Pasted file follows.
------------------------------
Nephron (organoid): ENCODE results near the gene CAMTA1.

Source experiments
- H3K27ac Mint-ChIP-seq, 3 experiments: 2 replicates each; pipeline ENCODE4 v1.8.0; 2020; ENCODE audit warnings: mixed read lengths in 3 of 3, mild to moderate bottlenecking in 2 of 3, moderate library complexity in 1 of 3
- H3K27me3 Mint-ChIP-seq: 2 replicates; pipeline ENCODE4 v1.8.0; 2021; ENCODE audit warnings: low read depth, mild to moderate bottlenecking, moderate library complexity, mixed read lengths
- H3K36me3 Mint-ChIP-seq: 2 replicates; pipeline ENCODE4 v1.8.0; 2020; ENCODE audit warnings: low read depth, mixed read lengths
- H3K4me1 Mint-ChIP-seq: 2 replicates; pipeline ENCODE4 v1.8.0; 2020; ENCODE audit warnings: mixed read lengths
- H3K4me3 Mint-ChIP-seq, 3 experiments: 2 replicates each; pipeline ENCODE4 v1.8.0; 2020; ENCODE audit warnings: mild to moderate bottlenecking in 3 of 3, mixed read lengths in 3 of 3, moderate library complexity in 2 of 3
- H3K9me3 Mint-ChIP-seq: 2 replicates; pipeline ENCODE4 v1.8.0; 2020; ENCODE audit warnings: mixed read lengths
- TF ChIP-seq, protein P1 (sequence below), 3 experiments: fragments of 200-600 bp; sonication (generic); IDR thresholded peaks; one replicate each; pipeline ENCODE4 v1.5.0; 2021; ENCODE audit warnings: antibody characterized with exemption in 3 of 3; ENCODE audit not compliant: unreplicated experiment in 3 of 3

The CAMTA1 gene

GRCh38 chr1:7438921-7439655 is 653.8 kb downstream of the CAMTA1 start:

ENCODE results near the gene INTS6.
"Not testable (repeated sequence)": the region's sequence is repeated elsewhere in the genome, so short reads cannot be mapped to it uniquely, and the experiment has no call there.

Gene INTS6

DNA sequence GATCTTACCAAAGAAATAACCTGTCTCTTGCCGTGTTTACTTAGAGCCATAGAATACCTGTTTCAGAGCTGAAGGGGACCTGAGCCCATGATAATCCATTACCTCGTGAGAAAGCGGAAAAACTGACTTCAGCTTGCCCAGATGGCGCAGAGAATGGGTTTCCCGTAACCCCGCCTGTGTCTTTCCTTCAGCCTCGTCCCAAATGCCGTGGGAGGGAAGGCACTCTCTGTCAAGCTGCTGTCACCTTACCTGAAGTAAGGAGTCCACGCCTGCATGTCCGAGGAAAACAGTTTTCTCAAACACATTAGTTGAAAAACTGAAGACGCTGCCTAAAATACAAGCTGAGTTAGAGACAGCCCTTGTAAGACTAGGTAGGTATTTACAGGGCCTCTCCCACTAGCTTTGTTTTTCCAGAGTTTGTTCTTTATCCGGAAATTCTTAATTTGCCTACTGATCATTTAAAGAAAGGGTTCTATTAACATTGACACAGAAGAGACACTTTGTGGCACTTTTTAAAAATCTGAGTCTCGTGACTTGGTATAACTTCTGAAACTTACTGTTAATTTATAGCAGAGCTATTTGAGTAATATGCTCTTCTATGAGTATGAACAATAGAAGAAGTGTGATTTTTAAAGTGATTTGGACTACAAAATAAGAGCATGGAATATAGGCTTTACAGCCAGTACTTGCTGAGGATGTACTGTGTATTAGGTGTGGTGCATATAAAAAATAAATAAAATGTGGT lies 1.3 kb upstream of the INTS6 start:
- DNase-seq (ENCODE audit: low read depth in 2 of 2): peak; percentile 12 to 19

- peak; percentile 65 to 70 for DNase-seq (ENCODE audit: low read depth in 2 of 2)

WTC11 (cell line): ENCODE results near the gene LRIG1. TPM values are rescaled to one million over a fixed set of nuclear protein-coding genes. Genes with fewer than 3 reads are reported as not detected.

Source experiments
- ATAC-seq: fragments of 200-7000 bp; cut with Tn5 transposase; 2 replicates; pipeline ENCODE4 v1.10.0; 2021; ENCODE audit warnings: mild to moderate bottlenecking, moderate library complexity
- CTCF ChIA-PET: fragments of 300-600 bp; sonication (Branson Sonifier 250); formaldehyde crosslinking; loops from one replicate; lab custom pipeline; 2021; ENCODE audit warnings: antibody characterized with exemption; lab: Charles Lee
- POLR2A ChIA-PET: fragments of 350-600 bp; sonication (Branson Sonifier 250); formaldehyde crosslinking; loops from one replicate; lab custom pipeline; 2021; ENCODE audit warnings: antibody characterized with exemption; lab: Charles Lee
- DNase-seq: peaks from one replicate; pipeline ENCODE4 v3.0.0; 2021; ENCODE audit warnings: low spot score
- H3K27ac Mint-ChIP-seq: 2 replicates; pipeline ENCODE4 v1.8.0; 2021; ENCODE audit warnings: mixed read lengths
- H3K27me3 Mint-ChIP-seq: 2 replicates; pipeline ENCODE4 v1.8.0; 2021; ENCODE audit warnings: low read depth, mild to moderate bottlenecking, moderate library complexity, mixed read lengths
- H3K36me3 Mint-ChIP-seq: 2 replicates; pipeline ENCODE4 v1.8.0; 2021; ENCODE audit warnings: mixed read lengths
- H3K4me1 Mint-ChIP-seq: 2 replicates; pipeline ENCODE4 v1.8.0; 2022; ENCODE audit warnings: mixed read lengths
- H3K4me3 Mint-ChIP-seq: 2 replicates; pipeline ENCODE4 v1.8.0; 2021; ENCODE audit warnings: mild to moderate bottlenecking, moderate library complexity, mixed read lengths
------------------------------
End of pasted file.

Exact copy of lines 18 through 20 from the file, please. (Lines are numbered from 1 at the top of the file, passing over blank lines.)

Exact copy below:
WTC11 (cell line): ENCODE results near the gene LRIG1. TPM values are rescaled to one million over a fixed set of nuclear protein-coding genes. Genes with fewer than 3 reads are reported as not detected.

Source experiments
- ATAC-seq: fragments of 200-7000 bp; cut with Tn5 transposase; 2 replicates; pipeline ENCODE4 v1.10.0; 2021; ENCODE audit warnings: mild to moderate bottlenecking, moderate library complexity